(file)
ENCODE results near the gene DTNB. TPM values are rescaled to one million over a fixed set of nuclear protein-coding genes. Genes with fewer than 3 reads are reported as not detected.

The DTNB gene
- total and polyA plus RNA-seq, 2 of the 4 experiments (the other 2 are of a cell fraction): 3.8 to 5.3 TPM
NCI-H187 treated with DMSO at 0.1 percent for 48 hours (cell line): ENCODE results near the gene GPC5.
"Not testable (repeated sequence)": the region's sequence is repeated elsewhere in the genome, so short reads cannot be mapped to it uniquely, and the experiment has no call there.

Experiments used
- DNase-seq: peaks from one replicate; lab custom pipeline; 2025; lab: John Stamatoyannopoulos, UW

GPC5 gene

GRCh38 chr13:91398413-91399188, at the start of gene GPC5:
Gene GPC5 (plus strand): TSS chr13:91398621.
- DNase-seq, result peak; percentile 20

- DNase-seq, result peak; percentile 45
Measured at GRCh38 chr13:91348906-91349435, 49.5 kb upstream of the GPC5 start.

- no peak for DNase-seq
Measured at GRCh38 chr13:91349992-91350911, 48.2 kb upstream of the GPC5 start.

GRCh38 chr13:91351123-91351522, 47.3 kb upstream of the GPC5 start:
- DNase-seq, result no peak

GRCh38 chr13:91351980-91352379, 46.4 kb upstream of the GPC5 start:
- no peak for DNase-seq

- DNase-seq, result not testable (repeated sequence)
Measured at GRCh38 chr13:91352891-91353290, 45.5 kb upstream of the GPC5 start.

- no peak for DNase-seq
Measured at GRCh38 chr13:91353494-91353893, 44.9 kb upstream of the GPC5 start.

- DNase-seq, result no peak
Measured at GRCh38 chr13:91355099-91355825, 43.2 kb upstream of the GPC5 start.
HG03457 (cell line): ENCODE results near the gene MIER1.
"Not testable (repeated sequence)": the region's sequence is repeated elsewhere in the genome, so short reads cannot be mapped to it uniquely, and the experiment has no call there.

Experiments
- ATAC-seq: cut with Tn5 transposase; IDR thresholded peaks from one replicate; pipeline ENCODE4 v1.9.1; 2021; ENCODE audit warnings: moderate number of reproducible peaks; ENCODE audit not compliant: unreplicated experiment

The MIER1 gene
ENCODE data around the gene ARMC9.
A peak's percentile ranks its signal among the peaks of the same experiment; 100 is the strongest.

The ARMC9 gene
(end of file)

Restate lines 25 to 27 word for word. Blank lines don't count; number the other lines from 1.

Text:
Measured at GRCh38 chr13:91355099-91355825, 43.2 kb upstream of the GPC5 start.
HG03457 (cell line): ENCODE results near the gene MIER1.
"Not testable (repeated sequence)": the region's sequence is repeated elsewhere in the genome, so short reads cannot be mapped to it uniquely, and the experiment has no call there.